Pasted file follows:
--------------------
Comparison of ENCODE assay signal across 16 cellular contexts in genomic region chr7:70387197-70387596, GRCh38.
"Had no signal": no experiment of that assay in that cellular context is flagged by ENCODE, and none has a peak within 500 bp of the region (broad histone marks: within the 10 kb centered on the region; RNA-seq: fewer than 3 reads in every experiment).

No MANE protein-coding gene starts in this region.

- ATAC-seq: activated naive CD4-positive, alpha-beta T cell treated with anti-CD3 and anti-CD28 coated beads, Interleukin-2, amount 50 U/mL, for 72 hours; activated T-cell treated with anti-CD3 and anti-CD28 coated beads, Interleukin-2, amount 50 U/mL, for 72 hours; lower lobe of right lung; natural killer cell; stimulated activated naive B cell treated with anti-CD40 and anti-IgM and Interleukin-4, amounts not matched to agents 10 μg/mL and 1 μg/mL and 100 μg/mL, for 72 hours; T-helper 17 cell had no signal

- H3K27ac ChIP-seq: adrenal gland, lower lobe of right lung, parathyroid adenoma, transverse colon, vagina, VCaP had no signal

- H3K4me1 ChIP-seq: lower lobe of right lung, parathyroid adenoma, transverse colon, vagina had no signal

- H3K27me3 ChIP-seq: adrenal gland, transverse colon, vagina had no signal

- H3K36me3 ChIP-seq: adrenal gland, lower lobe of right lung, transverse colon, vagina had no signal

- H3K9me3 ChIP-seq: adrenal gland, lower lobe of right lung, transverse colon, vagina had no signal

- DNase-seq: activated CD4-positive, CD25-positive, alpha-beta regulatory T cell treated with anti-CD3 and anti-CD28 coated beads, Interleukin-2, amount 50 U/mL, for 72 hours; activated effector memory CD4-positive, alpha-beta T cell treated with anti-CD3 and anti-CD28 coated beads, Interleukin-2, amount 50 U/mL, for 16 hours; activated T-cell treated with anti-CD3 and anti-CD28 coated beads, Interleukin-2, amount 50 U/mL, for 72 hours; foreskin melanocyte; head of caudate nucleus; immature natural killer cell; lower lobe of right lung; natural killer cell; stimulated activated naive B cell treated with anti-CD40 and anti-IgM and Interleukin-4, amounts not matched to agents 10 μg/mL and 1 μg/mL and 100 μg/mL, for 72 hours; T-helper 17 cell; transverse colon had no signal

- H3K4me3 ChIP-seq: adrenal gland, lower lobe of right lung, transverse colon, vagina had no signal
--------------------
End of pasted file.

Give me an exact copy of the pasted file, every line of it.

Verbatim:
Comparison of ENCODE assay signal across 16 cellular contexts in genomic region chr7:70387197-70387596, GRCh38.
"Had no signal": no experiment of that assay in that cellular context is flagged by ENCODE, and none has a peak within 500 bp of the region (broad histone marks: within the 10 kb centered on the region; RNA-seq: fewer than 3 reads in every experiment).

No MANE protein-coding gene starts in this region.

- ATAC-seq: activated naive CD4-positive, alpha-beta T cell treated with anti-CD3 and anti-CD28 coated beads, Interleukin-2, amount 50 U/mL, for 72 hours; activated T-cell treated with anti-CD3 and anti-CD28 coated beads, Interleukin-2, amount 50 U/mL, for 72 hours; lower lobe of right lung; natural killer cell; stimulated activated naive B cell treated with anti-CD40 and anti-IgM and Interleukin-4, amounts not matched to agents 10 μg/mL and 1 μg/mL and 100 μg/mL, for 72 hours; T-helper 17 cell had no signal

- H3K27ac ChIP-seq: adrenal gland, lower lobe of right lung, parathyroid adenoma, transverse colon, vagina, VCaP had no signal

- H3K4me1 ChIP-seq: lower lobe of right lung, parathyroid adenoma, transverse colon, vagina had no signal

- H3K27me3 ChIP-seq: adrenal gland, transverse colon, vagina had no signal

- H3K36me3 ChIP-seq: adrenal gland, lower lobe of right lung, transverse colon, vagina had no signal

- H3K9me3 ChIP-seq: adrenal gland, lower lobe of right lung, transverse colon, vagina had no signal

- DNase-seq: activated CD4-positive, CD25-positive, alpha-beta regulatory T cell treated with anti-CD3 and anti-CD28 coated beads, Interleukin-2, amount 50 U/mL, for 72 hours; activated effector memory CD4-positive, alpha-beta T cell treated with anti-CD3 and anti-CD28 coated beads, Interleukin-2, amount 50 U/mL, for 16 hours; activated T-cell treated with anti-CD3 and anti-CD28 coated beads, Interleukin-2, amount 50 U/mL, for 72 hours; foreskin melanocyte; head of caudate nucleus; immature natural killer cell; lower lobe of right lung; natural killer cell; stimulated activated naive B cell treated with anti-CD40 and anti-IgM and Interleukin-4, amounts not matched to agents 10 μg/mL and 1 μg/mL and 100 μg/mL, for 72 hours; T-helper 17 cell; transverse colon had no signal

- H3K4me3 ChIP-seq: adrenal gland, lower lobe of right lung, transverse colon, vagina had no signal